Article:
Study Suggests Richer Countries Are More Gender Divergent

How different are men and women? Not physically, that is, but in terms of personality characteristics. What accounts for those differences? Nature? Nurture? Both?

Spoiler alert: the answer is “both.” But that’s boring. We want details. If there are variations, what specific kinds of things affect them? Armin Falk and Johannes Hermle decided to take a look at gender differences by country and produced this map:

That’s kind of interesting, isn’t it? In rich countries, where men and women have much more freedom to act as they please instead of obeying culturally-assigned gender roles, gender preferences are larger than they are in poorer countries.

There are several possible explanations for this, but first let’s dig a little deeper into the details:

In every case, people who live in richer countries have stronger gender preferences. Looking at the top row, women have greater altruism, more trust, and higher levels of positive reciprocity (i.e., returning a favor with another favor). Looking at the bottom row, men have greater levels of negative reciprocity (i.e., returning an eye for an eye), more tolerance for risk, and greater patience.

This is basically it. This is a study showing associations, but that’s all:

Our findings do not rule out an influence of gender-specific roles that drive gender differences in preferences. They also do not preclude a role for biological or evolutionary determinants of gender differences. Our results highlight, however, that theories not attributing a significant role to the social environment are incomplete….Greater availability of material resources removes the human need of subsistence, and hence provides the scope for attending to gender-specific preferences. A more egalitarian distribution of material and social resources enables women and men to independently express gender-specific preferences.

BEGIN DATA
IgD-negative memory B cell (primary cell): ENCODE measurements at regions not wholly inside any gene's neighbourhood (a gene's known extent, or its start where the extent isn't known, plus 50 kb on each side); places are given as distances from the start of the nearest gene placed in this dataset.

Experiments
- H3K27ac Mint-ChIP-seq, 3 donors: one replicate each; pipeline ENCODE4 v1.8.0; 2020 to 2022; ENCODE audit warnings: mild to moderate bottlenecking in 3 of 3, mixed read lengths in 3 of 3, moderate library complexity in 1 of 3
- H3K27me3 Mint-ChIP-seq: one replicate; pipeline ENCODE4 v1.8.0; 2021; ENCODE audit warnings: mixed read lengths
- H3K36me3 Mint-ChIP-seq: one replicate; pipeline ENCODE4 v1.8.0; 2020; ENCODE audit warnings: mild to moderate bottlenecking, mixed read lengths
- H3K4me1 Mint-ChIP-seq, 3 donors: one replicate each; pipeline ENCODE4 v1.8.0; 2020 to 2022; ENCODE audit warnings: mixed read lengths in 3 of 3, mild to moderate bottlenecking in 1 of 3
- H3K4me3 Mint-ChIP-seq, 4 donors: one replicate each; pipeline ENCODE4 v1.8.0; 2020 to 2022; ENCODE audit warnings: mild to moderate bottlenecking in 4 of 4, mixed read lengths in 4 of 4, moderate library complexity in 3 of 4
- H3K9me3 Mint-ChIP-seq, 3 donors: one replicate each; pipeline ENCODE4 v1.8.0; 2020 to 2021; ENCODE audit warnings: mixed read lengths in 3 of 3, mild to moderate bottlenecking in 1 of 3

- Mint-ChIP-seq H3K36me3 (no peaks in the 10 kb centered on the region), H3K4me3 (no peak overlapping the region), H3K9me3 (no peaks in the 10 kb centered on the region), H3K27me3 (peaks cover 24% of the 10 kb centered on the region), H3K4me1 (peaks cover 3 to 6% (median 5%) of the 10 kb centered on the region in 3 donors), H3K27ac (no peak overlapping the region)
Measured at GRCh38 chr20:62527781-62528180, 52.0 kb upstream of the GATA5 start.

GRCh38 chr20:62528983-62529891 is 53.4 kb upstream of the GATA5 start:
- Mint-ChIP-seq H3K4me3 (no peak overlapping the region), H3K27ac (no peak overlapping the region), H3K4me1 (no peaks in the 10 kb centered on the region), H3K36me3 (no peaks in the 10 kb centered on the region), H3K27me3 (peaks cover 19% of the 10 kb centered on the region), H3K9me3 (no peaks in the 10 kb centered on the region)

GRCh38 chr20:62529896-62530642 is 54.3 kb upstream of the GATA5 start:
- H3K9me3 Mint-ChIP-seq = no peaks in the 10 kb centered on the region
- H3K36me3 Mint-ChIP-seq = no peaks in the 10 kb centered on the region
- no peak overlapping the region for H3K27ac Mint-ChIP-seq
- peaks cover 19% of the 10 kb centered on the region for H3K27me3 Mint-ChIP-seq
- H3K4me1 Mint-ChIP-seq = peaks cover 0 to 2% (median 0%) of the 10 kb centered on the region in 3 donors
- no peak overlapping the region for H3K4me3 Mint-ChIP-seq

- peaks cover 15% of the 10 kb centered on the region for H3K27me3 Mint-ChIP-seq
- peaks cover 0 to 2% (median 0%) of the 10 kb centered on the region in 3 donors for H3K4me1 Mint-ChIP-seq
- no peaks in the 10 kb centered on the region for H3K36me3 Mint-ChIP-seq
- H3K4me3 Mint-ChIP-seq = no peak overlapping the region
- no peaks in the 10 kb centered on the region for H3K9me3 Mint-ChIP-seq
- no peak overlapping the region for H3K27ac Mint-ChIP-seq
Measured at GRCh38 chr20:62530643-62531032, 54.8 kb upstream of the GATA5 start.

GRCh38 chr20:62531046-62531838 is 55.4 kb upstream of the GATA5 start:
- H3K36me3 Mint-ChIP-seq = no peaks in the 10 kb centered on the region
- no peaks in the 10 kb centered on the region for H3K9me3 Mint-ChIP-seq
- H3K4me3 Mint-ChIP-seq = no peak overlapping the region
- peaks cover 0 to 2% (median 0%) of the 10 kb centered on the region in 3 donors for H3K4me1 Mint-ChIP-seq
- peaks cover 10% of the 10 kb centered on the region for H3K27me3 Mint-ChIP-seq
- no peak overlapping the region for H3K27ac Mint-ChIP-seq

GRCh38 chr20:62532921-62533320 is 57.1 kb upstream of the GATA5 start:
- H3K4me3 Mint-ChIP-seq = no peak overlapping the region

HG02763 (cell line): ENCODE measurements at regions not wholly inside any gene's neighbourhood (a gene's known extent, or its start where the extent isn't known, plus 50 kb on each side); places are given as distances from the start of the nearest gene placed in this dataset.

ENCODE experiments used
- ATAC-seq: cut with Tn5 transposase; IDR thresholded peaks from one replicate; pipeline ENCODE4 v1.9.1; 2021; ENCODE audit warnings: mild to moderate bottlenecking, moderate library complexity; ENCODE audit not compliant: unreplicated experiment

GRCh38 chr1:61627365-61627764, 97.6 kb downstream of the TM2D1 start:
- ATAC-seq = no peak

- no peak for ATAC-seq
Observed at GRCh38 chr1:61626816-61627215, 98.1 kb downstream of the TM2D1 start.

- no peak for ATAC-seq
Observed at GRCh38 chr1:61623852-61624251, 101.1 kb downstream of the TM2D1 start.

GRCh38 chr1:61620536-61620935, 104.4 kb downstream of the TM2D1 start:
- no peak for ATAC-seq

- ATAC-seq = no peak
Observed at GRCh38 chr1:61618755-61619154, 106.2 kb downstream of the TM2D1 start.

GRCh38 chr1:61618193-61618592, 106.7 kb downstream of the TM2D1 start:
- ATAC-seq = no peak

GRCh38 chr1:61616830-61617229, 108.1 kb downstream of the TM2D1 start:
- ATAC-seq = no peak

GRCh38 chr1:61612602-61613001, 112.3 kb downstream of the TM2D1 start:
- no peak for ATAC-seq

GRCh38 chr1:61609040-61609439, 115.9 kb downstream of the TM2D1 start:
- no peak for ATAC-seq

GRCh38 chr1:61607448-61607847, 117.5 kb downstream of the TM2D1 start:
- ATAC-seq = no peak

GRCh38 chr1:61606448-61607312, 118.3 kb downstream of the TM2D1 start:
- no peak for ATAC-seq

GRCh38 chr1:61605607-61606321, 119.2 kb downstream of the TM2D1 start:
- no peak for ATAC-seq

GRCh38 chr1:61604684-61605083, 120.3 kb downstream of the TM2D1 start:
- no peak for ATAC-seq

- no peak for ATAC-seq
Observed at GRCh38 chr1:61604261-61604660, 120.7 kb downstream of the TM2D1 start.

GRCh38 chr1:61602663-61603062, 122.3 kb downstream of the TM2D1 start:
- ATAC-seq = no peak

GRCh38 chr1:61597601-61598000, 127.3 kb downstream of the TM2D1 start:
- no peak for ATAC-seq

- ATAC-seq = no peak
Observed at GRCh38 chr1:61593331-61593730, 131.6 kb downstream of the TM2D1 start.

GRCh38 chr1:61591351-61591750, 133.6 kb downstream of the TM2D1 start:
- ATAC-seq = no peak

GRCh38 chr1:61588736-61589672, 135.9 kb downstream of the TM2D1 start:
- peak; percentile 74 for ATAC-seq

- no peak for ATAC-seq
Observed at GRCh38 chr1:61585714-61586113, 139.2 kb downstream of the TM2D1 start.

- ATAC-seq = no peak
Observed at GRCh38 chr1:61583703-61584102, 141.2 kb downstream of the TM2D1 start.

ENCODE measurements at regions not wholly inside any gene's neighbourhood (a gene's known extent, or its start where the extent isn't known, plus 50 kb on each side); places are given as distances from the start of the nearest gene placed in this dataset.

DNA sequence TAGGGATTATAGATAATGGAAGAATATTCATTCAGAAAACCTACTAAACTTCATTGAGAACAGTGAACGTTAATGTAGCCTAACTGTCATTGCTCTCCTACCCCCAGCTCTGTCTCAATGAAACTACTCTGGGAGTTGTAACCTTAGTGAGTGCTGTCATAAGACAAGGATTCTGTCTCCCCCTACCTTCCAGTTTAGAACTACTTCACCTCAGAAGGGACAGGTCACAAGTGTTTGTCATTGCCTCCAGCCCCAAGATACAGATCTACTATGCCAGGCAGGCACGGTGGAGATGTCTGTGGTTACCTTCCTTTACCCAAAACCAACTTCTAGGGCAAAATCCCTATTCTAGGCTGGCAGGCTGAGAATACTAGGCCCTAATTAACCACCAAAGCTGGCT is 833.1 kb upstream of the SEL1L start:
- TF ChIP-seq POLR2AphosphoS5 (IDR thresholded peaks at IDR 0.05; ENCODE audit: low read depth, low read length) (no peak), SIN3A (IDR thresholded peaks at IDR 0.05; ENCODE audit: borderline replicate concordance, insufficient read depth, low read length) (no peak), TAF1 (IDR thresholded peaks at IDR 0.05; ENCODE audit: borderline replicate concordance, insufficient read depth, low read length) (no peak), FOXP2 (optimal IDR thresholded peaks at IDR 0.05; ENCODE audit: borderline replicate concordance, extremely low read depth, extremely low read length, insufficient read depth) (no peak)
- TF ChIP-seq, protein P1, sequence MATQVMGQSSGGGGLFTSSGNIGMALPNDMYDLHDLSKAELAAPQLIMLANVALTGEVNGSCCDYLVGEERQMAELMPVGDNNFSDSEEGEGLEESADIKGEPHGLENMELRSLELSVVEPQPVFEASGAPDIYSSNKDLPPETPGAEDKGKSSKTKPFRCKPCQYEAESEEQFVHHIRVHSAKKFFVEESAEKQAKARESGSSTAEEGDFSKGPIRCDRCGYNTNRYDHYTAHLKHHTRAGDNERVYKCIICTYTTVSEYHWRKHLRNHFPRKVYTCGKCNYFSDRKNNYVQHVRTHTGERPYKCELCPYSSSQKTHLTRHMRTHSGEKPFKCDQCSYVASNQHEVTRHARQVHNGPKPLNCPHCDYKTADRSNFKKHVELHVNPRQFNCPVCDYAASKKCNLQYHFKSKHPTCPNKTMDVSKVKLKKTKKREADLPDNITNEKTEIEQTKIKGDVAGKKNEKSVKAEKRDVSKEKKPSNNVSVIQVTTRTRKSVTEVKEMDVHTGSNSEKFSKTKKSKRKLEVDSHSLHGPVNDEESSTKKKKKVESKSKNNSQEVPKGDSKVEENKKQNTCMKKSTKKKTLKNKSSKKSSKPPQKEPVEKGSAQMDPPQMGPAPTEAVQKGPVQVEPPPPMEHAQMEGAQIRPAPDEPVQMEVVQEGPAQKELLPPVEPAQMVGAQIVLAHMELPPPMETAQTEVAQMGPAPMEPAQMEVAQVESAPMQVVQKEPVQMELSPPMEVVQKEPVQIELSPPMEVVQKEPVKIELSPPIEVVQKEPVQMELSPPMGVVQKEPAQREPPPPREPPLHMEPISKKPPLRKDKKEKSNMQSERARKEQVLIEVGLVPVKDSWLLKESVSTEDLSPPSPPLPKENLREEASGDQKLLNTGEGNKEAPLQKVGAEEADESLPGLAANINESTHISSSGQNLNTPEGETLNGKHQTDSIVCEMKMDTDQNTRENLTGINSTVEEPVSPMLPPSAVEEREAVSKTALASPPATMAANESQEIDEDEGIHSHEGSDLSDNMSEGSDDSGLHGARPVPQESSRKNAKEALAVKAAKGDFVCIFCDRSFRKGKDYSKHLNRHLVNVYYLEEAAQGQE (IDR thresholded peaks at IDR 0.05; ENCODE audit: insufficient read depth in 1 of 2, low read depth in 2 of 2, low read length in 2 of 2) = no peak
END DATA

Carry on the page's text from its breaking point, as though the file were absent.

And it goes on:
In other words, being richer provides more opportunity to act the way you want to, and it turns out that this means men and women are more likely to take on gender-specific roles. However, this study merely notes these differences, it doesn’t try to explain them. This means that you should feel free to offer up any wild-ass guesses you want in comments.

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And right now, a longtime friend of Mother Jones has pledged an incredibly generous gift to inspire—and double—giving from online readers. That's huge! Because you can see that our fall fundraising drive is well behind the $325,000 we need to raise. So if you agree that in-depth, fiercely independent journalism matters right now, please support our work and help us raise the money it takes to keep Mother Jones charging hard. Your gift, and all online donations up $94,000 total, will be matched and go twice as far—but only until the November 9 deadline.

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